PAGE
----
In order to adequately interact with our environment, we need to know where our own limbs are and where they are going. We have previously shown that for the perception of posture at the end of an arm movement our sensorimotor system is well equipped to obtain such information even up to the level of knowing about our own motor noise (van Dam & Ernst, 2013). The perception of our posture is however also influenced by visual information, such as shown in the form of a proprioceptive drift in the Rubber Hand Illusion. In this illusion a dummy hand is perceived as one’s own, which leads to proprioceptive estimates of the own arm being pulled towards the location of the dummy hand. This means that there is a strong interaction between at least proprioception and vision. However, posture and movement information do not necessarily transfer (van Dam, Plaisier, Glowania, Ernst, 2016; Glowania, Plaisier, Ernst, van Dam, 2020) or interact (Plaisier, van Dam, Glowania, Ernst, 2014). Therefore, how visual and kinaesthetic information about our limbs is combined for both perception of our movements and perception of our body is currently less clear. This interaction is the focus for the following aims.


  • Investigate the integration of visual and kinaesthetic information about our body movements and how this affects the subjective experience of Virtual Reality environments.
  • Explore the influence of the visual appearance of our movements in virtual environments on motor behaviour, agency and body ownership.
  • Investigate the effect of sensorimotor correspondences on bodily perception and the perception of action space.

Our group is part of “The Adaptive Mind” (TAM) project ( which is focussed on the dynamics of the processes underlying perception and action. Questions that are at the core of this project are for instance: How does our perception change in changing environments and how do we adapt our behaviours to compensate for these changes? Additionally, the project seeks to obtain a better understanding of how predictive and adaptive processes are affected in, for instance, patients with schizophrenia (SZ). It is for instance known that not only people with a diagnosis of SZ, but also people with high scores in schizotypal personally traits, can have altered perceptions of causal relationships between sensory stimuli as well as altered agency and body structure perception (Fotia, Jason, van Dam, Ferri, Romei, 2021; Fotia, van Dam, Sykes, Ambrosini, Costantini, Ferri, 2022). As part of the TAM project our group is working together with, for instance, Prof Benjamin Straube of the University of Marburg to build and test models of how the sensations of body ownership and agency may come about, and how these processes are altered in SZ.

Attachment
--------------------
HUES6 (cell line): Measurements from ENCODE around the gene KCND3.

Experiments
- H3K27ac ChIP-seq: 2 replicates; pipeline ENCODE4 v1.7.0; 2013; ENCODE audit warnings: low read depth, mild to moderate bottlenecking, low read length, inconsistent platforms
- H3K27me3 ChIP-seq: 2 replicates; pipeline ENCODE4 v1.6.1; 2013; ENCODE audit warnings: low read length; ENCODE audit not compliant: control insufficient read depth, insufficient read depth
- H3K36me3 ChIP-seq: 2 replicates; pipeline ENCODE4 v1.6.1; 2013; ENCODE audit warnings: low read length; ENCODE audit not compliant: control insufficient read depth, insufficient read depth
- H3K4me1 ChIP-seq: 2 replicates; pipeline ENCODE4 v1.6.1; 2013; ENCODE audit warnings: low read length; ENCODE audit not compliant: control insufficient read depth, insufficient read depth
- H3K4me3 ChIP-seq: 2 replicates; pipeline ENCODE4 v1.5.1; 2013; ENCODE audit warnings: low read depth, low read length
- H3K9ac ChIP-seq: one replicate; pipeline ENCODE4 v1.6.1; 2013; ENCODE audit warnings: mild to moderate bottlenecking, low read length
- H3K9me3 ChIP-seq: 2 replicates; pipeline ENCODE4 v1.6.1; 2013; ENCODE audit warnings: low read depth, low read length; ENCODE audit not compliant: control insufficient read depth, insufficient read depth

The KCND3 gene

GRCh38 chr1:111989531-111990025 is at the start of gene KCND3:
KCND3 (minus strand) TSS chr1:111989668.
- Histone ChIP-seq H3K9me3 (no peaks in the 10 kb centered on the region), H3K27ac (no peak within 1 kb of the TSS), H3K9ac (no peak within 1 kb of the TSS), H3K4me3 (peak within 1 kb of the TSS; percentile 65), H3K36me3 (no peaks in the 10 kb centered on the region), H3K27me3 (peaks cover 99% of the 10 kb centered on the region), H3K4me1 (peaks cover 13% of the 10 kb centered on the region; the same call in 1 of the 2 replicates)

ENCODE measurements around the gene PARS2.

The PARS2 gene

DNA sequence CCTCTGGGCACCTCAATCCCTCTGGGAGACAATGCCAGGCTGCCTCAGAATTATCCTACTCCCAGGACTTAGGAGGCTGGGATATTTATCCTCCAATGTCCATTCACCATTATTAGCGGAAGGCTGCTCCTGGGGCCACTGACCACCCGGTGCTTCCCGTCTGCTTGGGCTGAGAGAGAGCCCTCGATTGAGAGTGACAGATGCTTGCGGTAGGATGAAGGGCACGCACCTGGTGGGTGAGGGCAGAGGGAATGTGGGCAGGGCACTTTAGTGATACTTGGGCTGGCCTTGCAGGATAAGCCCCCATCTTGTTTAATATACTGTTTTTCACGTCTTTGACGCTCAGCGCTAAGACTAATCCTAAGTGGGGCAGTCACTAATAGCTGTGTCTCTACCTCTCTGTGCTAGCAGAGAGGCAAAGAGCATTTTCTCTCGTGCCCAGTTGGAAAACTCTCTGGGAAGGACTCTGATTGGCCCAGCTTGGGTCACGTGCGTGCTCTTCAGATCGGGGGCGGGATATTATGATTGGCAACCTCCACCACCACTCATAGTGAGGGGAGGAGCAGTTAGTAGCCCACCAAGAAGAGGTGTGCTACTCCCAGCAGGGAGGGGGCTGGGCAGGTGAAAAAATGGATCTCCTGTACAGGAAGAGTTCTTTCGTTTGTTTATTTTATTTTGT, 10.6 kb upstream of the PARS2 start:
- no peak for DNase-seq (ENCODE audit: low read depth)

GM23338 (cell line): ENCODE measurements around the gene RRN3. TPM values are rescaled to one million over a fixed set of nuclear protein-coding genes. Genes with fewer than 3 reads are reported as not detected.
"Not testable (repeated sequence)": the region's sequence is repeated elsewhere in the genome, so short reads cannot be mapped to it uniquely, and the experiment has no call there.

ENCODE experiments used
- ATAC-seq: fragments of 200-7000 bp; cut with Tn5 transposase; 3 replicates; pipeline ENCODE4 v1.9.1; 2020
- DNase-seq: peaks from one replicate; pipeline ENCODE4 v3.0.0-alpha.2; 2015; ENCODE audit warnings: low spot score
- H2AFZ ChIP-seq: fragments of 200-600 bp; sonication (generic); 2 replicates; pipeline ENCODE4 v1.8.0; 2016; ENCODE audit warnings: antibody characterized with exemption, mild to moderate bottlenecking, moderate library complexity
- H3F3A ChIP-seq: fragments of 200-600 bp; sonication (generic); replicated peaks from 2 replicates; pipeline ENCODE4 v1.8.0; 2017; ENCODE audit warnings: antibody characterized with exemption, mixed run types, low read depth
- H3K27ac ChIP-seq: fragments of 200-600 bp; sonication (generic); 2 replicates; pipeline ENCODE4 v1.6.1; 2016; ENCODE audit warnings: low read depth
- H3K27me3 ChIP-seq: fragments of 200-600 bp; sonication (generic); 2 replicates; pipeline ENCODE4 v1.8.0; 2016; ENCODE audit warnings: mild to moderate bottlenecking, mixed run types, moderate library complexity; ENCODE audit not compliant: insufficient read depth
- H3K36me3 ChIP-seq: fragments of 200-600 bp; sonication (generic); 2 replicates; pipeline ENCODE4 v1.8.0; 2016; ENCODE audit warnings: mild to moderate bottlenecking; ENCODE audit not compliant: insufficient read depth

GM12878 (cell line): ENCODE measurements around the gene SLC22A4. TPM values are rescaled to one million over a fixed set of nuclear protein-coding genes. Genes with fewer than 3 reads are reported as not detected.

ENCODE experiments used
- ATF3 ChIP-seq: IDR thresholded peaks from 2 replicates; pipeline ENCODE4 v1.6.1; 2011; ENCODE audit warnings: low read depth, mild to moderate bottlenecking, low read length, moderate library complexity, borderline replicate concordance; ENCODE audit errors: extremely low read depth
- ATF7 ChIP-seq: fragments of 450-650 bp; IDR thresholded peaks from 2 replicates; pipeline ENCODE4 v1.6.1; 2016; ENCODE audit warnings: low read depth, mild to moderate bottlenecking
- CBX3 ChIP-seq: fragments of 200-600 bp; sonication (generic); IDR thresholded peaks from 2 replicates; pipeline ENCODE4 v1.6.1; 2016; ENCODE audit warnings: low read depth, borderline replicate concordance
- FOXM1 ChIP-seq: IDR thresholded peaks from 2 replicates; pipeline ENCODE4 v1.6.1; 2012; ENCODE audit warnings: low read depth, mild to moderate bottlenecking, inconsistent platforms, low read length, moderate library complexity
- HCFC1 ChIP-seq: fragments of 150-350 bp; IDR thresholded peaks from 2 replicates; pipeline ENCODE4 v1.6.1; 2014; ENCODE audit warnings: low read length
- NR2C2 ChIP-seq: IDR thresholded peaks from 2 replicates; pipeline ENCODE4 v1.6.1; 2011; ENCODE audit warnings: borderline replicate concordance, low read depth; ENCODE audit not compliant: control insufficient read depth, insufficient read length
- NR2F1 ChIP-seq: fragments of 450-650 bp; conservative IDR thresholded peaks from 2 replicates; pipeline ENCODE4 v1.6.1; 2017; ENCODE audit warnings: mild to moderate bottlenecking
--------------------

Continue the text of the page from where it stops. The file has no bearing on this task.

• Explore the link between the sensations of agency over own actions and predictability of the environment.
  • Use the behavioural data as a basis for developing a mathematical model at different levels of encoding (e.g., a Bayesian inference model on the high-level algorithmic end and neural implementations at the other extreme).
  • Explore the links between sensorimotor integration, agency and SZ to investigate how the model could account for the distorted experiences in this patient group.